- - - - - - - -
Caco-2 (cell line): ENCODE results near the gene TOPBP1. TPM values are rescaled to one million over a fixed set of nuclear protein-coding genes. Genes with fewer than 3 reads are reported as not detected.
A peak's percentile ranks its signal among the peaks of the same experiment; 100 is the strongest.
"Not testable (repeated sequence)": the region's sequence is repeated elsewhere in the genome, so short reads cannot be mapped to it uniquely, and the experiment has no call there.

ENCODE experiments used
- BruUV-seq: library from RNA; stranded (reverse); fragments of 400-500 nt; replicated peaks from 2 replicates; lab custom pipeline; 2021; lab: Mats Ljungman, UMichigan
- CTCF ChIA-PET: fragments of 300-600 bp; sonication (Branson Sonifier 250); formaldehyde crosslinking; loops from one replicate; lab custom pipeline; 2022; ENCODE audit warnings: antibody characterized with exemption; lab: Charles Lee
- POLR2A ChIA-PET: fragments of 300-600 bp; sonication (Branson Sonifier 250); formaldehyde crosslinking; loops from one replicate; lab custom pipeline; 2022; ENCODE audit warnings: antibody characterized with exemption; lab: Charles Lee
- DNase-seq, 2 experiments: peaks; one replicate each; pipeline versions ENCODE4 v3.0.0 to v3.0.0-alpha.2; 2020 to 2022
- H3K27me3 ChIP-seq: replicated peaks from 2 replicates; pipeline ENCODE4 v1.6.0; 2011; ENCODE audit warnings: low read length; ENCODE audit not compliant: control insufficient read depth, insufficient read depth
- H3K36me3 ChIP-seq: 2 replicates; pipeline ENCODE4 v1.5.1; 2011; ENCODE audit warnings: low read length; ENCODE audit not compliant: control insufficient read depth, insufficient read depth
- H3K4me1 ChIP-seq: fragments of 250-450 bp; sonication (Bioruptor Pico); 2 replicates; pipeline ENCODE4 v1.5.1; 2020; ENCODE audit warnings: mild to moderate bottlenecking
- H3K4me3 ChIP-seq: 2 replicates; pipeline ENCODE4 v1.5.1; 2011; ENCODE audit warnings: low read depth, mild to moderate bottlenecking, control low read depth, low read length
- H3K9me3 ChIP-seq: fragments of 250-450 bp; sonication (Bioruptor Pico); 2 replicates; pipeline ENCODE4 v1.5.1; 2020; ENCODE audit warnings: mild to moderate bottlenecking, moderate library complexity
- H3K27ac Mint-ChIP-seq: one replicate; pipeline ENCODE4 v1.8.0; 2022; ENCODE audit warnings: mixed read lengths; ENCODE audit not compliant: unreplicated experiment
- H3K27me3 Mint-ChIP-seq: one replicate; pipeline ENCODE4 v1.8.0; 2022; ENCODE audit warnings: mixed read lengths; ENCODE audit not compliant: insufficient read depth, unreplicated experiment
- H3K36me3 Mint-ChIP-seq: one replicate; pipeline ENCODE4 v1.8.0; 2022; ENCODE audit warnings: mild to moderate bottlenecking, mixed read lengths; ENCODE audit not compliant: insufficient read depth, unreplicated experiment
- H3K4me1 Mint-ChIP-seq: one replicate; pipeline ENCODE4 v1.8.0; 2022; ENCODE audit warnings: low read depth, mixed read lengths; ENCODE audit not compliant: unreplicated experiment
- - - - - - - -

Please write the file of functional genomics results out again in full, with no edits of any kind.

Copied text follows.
Caco-2 (cell line): ENCODE results near the gene TOPBP1. TPM values are rescaled to one million over a fixed set of nuclear protein-coding genes. Genes with fewer than 3 reads are reported as not detected.
A peak's percentile ranks its signal among the peaks of the same experiment; 100 is the strongest.
"Not testable (repeated sequence)": the region's sequence is repeated elsewhere in the genome, so short reads cannot be mapped to it uniquely, and the experiment has no call there.

ENCODE experiments used
- BruUV-seq: library from RNA; stranded (reverse); fragments of 400-500 nt; replicated peaks from 2 replicates; lab custom pipeline; 2021; lab: Mats Ljungman, UMichigan
- CTCF ChIA-PET: fragments of 300-600 bp; sonication (Branson Sonifier 250); formaldehyde crosslinking; loops from one replicate; lab custom pipeline; 2022; ENCODE audit warnings: antibody characterized with exemption; lab: Charles Lee
- POLR2A ChIA-PET: fragments of 300-600 bp; sonication (Branson Sonifier 250); formaldehyde crosslinking; loops from one replicate; lab custom pipeline; 2022; ENCODE audit warnings: antibody characterized with exemption; lab: Charles Lee
- DNase-seq, 2 experiments: peaks; one replicate each; pipeline versions ENCODE4 v3.0.0 to v3.0.0-alpha.2; 2020 to 2022
- H3K27me3 ChIP-seq: replicated peaks from 2 replicates; pipeline ENCODE4 v1.6.0; 2011; ENCODE audit warnings: low read length; ENCODE audit not compliant: control insufficient read depth, insufficient read depth
- H3K36me3 ChIP-seq: 2 replicates; pipeline ENCODE4 v1.5.1; 2011; ENCODE audit warnings: low read length; ENCODE audit not compliant: control insufficient read depth, insufficient read depth
- H3K4me1 ChIP-seq: fragments of 250-450 bp; sonication (Bioruptor Pico); 2 replicates; pipeline ENCODE4 v1.5.1; 2020; ENCODE audit warnings: mild to moderate bottlenecking
- H3K4me3 ChIP-seq: 2 replicates; pipeline ENCODE4 v1.5.1; 2011; ENCODE audit warnings: low read depth, mild to moderate bottlenecking, control low read depth, low read length
- H3K9me3 ChIP-seq: fragments of 250-450 bp; sonication (Bioruptor Pico); 2 replicates; pipeline ENCODE4 v1.5.1; 2020; ENCODE audit warnings: mild to moderate bottlenecking, moderate library complexity
- H3K27ac Mint-ChIP-seq: one replicate; pipeline ENCODE4 v1.8.0; 2022; ENCODE audit warnings: mixed read lengths; ENCODE audit not compliant: unreplicated experiment
- H3K27me3 Mint-ChIP-seq: one replicate; pipeline ENCODE4 v1.8.0; 2022; ENCODE audit warnings: mixed read lengths; ENCODE audit not compliant: insufficient read depth, unreplicated experiment
- H3K36me3 Mint-ChIP-seq: one replicate; pipeline ENCODE4 v1.8.0; 2022; ENCODE audit warnings: mild to moderate bottlenecking, mixed read lengths; ENCODE audit not compliant: insufficient read depth, unreplicated experiment
- H3K4me1 Mint-ChIP-seq: one replicate; pipeline ENCODE4 v1.8.0; 2022; ENCODE audit warnings: low read depth, mixed read lengths; ENCODE audit not compliant: unreplicated experiment